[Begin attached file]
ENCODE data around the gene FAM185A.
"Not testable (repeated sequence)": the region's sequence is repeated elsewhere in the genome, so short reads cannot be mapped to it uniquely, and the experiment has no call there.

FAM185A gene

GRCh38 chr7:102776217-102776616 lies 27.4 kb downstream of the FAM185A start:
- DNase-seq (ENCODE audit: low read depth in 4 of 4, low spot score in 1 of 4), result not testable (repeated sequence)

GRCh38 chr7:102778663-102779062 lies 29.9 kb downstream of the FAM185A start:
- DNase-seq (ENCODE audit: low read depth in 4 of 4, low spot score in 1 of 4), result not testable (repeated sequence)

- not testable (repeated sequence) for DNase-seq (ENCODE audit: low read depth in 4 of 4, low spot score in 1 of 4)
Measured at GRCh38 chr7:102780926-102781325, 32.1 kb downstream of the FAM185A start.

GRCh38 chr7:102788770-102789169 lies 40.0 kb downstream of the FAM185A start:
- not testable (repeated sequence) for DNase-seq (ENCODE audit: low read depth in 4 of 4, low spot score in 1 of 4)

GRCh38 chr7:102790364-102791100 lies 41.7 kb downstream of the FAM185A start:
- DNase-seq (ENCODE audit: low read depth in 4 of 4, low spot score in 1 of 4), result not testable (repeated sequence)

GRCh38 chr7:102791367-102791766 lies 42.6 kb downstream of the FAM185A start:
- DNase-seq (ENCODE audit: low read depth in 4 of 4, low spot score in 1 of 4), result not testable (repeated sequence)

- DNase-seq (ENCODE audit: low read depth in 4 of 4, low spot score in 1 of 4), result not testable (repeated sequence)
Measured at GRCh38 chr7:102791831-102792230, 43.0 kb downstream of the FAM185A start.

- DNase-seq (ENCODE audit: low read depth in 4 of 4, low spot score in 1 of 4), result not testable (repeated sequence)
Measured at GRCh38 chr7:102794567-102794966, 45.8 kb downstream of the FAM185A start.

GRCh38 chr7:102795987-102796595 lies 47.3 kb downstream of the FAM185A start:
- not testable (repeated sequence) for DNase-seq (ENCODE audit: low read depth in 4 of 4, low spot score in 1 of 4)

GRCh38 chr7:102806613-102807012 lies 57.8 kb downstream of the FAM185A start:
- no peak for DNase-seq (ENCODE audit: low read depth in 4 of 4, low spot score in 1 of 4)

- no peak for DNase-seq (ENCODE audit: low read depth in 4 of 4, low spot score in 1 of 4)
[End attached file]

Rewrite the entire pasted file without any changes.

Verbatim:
ENCODE data around the gene FAM185A.
"Not testable (repeated sequence)": the region's sequence is repeated elsewhere in the genome, so short reads cannot be mapped to it uniquely, and the experiment has no call there.

FAM185A gene

GRCh38 chr7:102776217-102776616 lies 27.4 kb downstream of the FAM185A start:
- DNase-seq (ENCODE audit: low read depth in 4 of 4, low spot score in 1 of 4), result not testable (repeated sequence)

GRCh38 chr7:102778663-102779062 lies 29.9 kb downstream of the FAM185A start:
- DNase-seq (ENCODE audit: low read depth in 4 of 4, low spot score in 1 of 4), result not testable (repeated sequence)

- not testable (repeated sequence) for DNase-seq (ENCODE audit: low read depth in 4 of 4, low spot score in 1 of 4)
Measured at GRCh38 chr7:102780926-102781325, 32.1 kb downstream of the FAM185A start.

GRCh38 chr7:102788770-102789169 lies 40.0 kb downstream of the FAM185A start:
- not testable (repeated sequence) for DNase-seq (ENCODE audit: low read depth in 4 of 4, low spot score in 1 of 4)

GRCh38 chr7:102790364-102791100 lies 41.7 kb downstream of the FAM185A start:
- DNase-seq (ENCODE audit: low read depth in 4 of 4, low spot score in 1 of 4), result not testable (repeated sequence)

GRCh38 chr7:102791367-102791766 lies 42.6 kb downstream of the FAM185A start:
- DNase-seq (ENCODE audit: low read depth in 4 of 4, low spot score in 1 of 4), result not testable (repeated sequence)

- DNase-seq (ENCODE audit: low read depth in 4 of 4, low spot score in 1 of 4), result not testable (repeated sequence)
Measured at GRCh38 chr7:102791831-102792230, 43.0 kb downstream of the FAM185A start.

- DNase-seq (ENCODE audit: low read depth in 4 of 4, low spot score in 1 of 4), result not testable (repeated sequence)
Measured at GRCh38 chr7:102794567-102794966, 45.8 kb downstream of the FAM185A start.

GRCh38 chr7:102795987-102796595 lies 47.3 kb downstream of the FAM185A start:
- not testable (repeated sequence) for DNase-seq (ENCODE audit: low read depth in 4 of 4, low spot score in 1 of 4)

GRCh38 chr7:102806613-102807012 lies 57.8 kb downstream of the FAM185A start:
- no peak for DNase-seq (ENCODE audit: low read depth in 4 of 4, low spot score in 1 of 4)

- no peak for DNase-seq (ENCODE audit: low read depth in 4 of 4, low spot score in 1 of 4)